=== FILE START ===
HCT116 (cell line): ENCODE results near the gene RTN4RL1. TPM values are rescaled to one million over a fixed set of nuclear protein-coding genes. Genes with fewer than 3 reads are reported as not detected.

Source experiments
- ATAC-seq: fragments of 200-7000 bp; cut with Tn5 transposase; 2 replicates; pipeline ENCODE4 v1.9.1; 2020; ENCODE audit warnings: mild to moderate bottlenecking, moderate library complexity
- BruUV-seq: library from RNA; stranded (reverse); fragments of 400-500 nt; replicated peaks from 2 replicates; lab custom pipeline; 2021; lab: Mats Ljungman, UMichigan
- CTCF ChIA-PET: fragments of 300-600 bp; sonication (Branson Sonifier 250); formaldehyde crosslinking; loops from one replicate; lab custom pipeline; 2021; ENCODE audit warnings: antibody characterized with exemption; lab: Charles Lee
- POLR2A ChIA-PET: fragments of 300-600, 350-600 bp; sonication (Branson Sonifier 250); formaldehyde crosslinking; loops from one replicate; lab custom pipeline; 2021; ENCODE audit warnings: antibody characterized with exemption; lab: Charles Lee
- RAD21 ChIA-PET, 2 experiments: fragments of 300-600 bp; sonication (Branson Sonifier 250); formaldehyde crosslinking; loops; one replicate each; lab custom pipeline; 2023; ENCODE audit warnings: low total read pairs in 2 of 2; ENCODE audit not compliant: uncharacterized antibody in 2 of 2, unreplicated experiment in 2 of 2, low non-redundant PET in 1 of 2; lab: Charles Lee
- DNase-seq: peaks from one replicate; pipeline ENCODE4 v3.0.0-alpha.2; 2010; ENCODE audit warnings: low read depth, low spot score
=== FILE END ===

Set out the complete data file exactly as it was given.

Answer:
HCT116 (cell line): ENCODE results near the gene RTN4RL1. TPM values are rescaled to one million over a fixed set of nuclear protein-coding genes. Genes with fewer than 3 reads are reported as not detected.

Source experiments
- ATAC-seq: fragments of 200-7000 bp; cut with Tn5 transposase; 2 replicates; pipeline ENCODE4 v1.9.1; 2020; ENCODE audit warnings: mild to moderate bottlenecking, moderate library complexity
- BruUV-seq: library from RNA; stranded (reverse); fragments of 400-500 nt; replicated peaks from 2 replicates; lab custom pipeline; 2021; lab: Mats Ljungman, UMichigan
- CTCF ChIA-PET: fragments of 300-600 bp; sonication (Branson Sonifier 250); formaldehyde crosslinking; loops from one replicate; lab custom pipeline; 2021; ENCODE audit warnings: antibody characterized with exemption; lab: Charles Lee
- POLR2A ChIA-PET: fragments of 300-600, 350-600 bp; sonication (Branson Sonifier 250); formaldehyde crosslinking; loops from one replicate; lab custom pipeline; 2021; ENCODE audit warnings: antibody characterized with exemption; lab: Charles Lee
- RAD21 ChIA-PET, 2 experiments: fragments of 300-600 bp; sonication (Branson Sonifier 250); formaldehyde crosslinking; loops; one replicate each; lab custom pipeline; 2023; ENCODE audit warnings: low total read pairs in 2 of 2; ENCODE audit not compliant: uncharacterized antibody in 2 of 2, unreplicated experiment in 2 of 2, low non-redundant PET in 1 of 2; lab: Charles Lee
- DNase-seq: peaks from one replicate; pipeline ENCODE4 v3.0.0-alpha.2; 2010; ENCODE audit warnings: low read depth, low spot score